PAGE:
On 86th, use the subway at Lexington and travel to 42nd Street and Grand Central Station. The Metro-North takes you directly to New York’s Botanical Gardens, a wonderful exhibition space, with the Frida Kahlo: Art, Garden, Life Exhibition case-in-point. The Library housed 2 small galleries of Kahlo’s paintings while, the gardens themselves, transported the audience to Mexico. In the Conservatory, plants representing the garden at Casa Azul were the backdrop for her pyramid replica. The theme ran through the Botanical Garden’s F&B venues with a Cantina at the main entrance and a Taco Truck at the train station gate complete with Sangria, Margaritas and Mexican Beer. The Gardens Shop was filled with all things Frida Kahlo and as it was Halloween, The Day of the Dead items too. This grand-scale exhibition in a stunning location lasted 24 weeks and was a credit to the curators.
Located between 5th and 6th Avenues on 53rd, the Museum of Modern Art (MoMA) is currently showing Picasso Sculpture. Around 100 sculptures in various materials spread through 3 galleries in chapters pertaining to his sculpture “periods”. Unlike his formal training in painting, Picasso is a self-taught sculptor allowing him the freedom to break rules. Many of these pieces became “part of the family” and he was unwilling to part with them. The exhibition is inspiring and likely to bring out a little madness in all of us.
Aside from the exceptional exhibitions at MoMA the views are natural works of art. Windows surrounding the courtyard create a frame for quintessential New York architecture. The tree filled courtyard enables views into the galleries for another perspective. If MoMA is not on your list, you really should add it. From 4 – 8 pm on Fridays, MoMA is free for all exhibitions, just be prepared for the crowd.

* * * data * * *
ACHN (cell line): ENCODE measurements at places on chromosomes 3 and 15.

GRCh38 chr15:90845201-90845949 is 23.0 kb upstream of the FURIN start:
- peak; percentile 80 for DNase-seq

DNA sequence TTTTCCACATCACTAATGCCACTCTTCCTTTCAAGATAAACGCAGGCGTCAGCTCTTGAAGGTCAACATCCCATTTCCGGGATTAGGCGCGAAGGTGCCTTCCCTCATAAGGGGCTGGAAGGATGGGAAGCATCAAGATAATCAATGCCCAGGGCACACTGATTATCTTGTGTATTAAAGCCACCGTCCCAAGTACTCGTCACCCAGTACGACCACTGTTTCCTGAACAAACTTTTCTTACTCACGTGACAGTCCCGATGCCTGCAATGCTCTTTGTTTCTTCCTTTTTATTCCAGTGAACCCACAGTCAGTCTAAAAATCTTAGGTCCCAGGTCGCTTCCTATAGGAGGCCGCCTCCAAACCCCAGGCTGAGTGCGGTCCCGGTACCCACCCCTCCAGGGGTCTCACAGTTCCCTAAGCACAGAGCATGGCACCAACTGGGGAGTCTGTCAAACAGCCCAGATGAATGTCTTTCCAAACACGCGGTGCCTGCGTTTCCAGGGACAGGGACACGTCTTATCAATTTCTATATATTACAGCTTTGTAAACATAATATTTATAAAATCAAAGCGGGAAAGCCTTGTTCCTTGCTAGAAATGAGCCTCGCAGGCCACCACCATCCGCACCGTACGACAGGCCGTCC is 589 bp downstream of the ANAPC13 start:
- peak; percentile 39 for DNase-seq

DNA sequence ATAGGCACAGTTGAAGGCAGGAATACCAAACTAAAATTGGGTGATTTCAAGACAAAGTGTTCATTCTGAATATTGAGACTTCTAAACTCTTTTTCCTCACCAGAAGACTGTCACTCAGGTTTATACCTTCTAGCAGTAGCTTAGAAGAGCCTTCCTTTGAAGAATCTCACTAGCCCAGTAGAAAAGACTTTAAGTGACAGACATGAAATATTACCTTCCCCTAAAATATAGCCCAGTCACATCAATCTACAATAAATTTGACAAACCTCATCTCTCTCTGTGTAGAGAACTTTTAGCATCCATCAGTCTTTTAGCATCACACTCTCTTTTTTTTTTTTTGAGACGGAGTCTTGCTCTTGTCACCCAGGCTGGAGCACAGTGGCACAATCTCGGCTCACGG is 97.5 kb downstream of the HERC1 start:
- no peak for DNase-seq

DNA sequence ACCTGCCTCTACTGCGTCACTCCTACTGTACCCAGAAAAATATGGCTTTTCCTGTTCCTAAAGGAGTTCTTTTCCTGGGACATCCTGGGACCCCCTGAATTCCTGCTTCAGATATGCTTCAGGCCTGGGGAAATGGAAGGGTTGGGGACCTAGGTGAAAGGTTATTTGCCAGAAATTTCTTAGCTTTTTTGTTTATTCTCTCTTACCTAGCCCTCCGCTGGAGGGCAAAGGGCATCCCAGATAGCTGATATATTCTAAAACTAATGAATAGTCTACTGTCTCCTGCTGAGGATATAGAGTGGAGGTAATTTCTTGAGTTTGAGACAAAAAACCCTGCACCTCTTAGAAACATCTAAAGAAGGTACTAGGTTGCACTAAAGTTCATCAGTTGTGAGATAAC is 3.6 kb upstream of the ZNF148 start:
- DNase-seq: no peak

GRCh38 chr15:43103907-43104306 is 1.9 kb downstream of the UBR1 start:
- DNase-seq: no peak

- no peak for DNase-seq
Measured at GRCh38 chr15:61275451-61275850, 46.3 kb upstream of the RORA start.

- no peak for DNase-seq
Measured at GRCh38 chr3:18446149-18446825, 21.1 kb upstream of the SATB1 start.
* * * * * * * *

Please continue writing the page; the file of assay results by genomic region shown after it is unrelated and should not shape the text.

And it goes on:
With over 200 galleries through SOHO and the Lower East Side, we’re going to save these areas for next time but New Museum on Bowery deserves a mention. Visited on a previous occasion, New Museum is the brainchild of Marcia Tucker, former curator of The Whitney Museum of American Art, the last venue on our list.
The Whitney Museum of American Art opened their new building at Gansevoort and Washington Streets at the southern entrance to the Highline on May 1st, 2015. The cavernous, light-filled space overlooks the Hudson River and has outdoor exhibition spaces with Manhattan Skyline views.
Make your way directly to the 8th floor via the lift, an exterior stairway to descend doubles as a perfect viewing platform for the area. Archibald Motley: Jazz Age Modernist is the current 8th-floor exhibition. The vivid work interpreting urban culture in Chicago, Paris and Mexico.
Pieces from The Whitney’s Collection on the 7th-floor feature artists Jackson Pollock, Edward Hopper & Giorgia O’Keeffe tracing the development of American Modernism. Contemporary artists from Europe and the USA are celebrated on the 6th-floor and on the 5th, a bold comprehensive Frank Stella: A Retrospective. Paintings, reliefs, prints and sculptures from his, almost 60-year career highlight his scope and diversity.
Don’t be alarmed if you miss the 4th floor, and in case you think your mind is playing tricks, there’s no 2nd floor either. This little puzzle has us stumped. Much research has gone into the missing floors, where could they be? If anyone knows the reason, please let us in on the secret.
Finding out where The Whitney’s 2 floors have gone: it will be a thing we love….